Updated: Sep 25
With all the different types of massage techniques there are, it can be confusing and overwhelming when you see yet another term on the long list of modalities available. Neuromuscular therapy (NMT) is one of those that a lot of people tend to have questions about. It sounds interesting, but most people outside the industry might not know what it really is. So, let’s look at what it entails and determine if it’s right for you.
Most people who are experiencing pain or who have an injury will benefit from neuromuscular therapy. As massage therapists, we tend to talk about nerve compression's, ischemia (loss of blood flow), trigger points (highly irritable areas that transfer pain elsewhere), and postural imbalances that are causing you pain. Neuromuscular therapy can help relieve all of these things, but even if you don’t know the cause of your pain, it still may be a great type of therapy for you.
Whether you’re dealing with an injury like a muscle tear, some muscular imbalance, or dealing with generalized pain in an area, neuromuscular therapy may be a good treatment option. NMT can help to relieve your pain, increase your flexibility and range of motion, and restore muscle strength.
What you need to understand, is that as your massage therapist, my job is to facilitate your healing, in whatever way you need me to, within my skillset of course. For some that means silence, for others it means talking, and others are anywhere in between.
When you’re receiving a neuromuscular session, you’re not going to experience those long flowing strokes that are so often associated with massage. Instead, you’ll notice we’re applying pressure into an 24 area and holding for some time. We may use fingers, knuckles, or elbows to achieve that deep, sustained pressure, depending on the area. We hold this pressure to allow the body to respond; there may be a slow or immediate feeling of release, or even a small twitching sensation. While the direct pressure into these areas may be a little uncomfortable at first, that should quickly ease, and it’s important to keep the lines of communication open throughout your session.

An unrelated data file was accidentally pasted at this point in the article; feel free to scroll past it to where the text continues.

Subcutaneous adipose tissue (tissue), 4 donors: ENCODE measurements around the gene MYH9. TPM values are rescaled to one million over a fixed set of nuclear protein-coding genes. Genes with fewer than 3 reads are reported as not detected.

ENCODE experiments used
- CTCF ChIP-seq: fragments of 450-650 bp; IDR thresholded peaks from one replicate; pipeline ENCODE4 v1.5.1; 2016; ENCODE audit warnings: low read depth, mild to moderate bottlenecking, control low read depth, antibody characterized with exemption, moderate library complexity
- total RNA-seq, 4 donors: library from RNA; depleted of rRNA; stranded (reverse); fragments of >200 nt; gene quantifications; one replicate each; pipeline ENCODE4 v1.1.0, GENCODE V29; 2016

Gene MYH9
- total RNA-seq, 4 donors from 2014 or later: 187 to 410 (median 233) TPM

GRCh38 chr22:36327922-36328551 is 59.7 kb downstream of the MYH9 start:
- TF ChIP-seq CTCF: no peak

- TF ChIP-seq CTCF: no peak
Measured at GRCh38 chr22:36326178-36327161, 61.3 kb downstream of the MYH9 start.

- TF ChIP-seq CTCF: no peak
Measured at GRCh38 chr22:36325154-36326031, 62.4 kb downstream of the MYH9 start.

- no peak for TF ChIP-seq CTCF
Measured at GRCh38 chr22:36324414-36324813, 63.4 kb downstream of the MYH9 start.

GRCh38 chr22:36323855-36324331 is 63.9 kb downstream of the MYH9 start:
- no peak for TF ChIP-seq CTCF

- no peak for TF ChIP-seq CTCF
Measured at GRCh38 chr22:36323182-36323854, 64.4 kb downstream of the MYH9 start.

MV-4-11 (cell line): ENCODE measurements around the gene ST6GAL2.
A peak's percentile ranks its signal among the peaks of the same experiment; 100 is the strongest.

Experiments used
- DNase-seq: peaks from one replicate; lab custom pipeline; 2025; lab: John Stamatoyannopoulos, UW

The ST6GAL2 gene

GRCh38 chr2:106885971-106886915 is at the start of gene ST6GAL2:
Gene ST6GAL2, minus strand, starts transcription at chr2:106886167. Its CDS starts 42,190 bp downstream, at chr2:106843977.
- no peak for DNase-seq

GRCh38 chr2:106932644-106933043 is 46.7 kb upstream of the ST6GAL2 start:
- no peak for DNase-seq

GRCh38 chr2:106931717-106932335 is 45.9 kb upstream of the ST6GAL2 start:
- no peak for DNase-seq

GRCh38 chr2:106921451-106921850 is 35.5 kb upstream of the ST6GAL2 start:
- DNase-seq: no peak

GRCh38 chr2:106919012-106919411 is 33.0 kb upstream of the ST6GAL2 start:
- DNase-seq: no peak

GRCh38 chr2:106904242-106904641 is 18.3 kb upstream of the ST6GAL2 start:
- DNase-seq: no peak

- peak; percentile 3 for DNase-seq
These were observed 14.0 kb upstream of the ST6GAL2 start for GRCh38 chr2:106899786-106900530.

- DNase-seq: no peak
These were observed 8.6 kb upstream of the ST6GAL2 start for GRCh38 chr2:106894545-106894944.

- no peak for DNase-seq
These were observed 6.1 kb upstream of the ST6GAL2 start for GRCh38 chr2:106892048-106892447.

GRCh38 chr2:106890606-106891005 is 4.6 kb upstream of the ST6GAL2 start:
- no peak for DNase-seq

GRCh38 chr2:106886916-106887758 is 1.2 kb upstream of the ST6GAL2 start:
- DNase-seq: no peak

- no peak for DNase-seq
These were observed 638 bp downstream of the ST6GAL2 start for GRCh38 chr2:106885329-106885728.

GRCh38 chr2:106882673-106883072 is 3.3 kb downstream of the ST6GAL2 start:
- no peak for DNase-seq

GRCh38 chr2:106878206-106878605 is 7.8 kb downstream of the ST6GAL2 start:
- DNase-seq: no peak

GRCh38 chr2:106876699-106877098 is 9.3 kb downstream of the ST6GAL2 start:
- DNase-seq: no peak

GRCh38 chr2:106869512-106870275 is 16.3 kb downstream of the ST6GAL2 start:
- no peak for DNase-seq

We don’t want you to be in pain, so if you feel like the pressure is ever too much, please let us know immediately. We’d rather take our time and go a little slower and be a bit gentler than to have you in more pain. The purpose is to get you out of pain, and while you may have a slight discomfort here and there, we don’t want to cause you any more discomfort than is necessary.
If you’re still on the fence about whether you want to try neuromuscular therapy, feel free to reach out anytime and talk with us. We’d love to help you determine if this is the right kind of treatment for your specific situation.